This week has been jam packed with stuff doin’. Not always the getting done accomplishing stuff. My dirty floors are testimony to that. This was the being with me, family, and friends kind of doin’ stuff.
If you don’t know or can’t tell, I’m a busy brain girl. Exuberant and thoughtful add up to busy brain. And this weeks mulling over has been thematic. A concept I culled from a once very popular book a friend suggested I read got stuck in my head. And thoughts merged and were pinned on a board themed “Relationship Goodness”.
First day of my week I was honored to accompany my dear and long time friend to a practical examination to achieve a license. I was her stunt model and she passed. Like old times, we were together when the going was tough enough to need someone you trusted.
Time spent with my “no more school” kid is about to go from spent to endured for the week. And he has been “testing, testing, testing, is this parent on?” Minoring in whining and lying, I am trying not to have a major problem spending more time with him. I have been intentionally exuding authority and confidence and trying to distract with humor. Point is, there’s a relationship I’m maintaining here. Annoying but important.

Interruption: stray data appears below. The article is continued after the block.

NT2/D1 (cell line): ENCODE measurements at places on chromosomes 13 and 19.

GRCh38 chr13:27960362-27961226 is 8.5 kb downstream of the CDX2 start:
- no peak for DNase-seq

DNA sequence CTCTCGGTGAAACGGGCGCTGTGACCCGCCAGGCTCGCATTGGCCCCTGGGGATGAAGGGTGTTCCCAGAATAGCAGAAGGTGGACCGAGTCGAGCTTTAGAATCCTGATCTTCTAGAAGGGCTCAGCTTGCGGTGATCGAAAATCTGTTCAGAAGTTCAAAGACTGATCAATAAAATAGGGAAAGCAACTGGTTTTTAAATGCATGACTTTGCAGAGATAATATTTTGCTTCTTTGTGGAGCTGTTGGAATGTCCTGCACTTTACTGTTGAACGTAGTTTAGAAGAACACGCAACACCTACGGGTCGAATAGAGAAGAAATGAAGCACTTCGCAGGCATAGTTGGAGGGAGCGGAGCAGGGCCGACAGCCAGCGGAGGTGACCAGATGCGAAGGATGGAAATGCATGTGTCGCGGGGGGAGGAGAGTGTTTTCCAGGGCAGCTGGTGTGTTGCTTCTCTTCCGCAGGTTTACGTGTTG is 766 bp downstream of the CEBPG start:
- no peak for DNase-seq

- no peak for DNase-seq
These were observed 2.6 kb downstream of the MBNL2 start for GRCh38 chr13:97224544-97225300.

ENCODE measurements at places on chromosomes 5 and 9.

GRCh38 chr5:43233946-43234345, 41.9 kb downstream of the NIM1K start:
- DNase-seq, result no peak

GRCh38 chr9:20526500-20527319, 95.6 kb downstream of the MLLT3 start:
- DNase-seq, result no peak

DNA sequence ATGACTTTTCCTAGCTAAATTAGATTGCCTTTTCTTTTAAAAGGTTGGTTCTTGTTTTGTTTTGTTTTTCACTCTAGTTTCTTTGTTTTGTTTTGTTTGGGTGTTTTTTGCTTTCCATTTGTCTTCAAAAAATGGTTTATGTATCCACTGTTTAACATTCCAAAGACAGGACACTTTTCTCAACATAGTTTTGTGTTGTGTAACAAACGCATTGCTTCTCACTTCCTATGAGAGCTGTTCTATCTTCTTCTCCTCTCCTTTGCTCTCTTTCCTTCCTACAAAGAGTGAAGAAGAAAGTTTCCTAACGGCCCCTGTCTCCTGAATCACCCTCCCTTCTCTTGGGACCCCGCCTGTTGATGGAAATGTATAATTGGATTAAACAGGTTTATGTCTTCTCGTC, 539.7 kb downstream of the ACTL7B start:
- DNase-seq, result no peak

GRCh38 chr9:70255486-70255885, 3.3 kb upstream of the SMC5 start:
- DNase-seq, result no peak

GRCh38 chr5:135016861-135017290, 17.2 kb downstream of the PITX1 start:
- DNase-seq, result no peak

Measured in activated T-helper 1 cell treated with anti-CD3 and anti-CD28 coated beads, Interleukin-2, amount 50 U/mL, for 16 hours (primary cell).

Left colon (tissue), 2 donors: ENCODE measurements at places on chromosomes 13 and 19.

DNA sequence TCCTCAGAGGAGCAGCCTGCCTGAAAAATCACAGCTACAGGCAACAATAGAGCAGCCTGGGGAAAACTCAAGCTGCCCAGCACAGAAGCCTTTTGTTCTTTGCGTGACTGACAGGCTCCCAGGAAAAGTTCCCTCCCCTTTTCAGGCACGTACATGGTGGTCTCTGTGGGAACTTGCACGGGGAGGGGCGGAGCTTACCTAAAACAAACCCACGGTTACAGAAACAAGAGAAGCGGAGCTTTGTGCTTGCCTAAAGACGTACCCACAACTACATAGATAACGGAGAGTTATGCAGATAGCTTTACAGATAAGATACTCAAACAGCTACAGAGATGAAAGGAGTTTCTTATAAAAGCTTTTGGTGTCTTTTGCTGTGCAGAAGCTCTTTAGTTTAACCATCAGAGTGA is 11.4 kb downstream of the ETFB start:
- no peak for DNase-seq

Tonight I had the privilege of attending an impromptu bachelorette dinner for a dear friend created this year. She had all her other friends there and it was the reaffirmation of friendship and support that you get when food and wine and a lovely breeze are flowing and blowing. Travis the waiter gets kudos here.
The 7 Habits of Highly Effective People was suggested to me by the bride to be. Dumb name for a really kickin’ book. And the author talks about how relationships, professional or personal, rely on an account of trust established between the people in the relationship. Both people make deposits to the surplus and it grows. A surplus deposit and you’ve got an amazing machine, but if neither makes deposits, there’s no trust and no surplus and no relationship.
You know how you make a relationship surplus? You consider the other person. You ask how they are. You show up every time they need you or they have events. You invest in the account and in them. It’s the stuff families are supposed to be made of. It’s what my husband and I automatically do. And it’s very important to having the life and the love and the family and the friendships you want. You ask “How are you today? How are your Mom and Dad? Kid? Wife? Life?” And then you listen.
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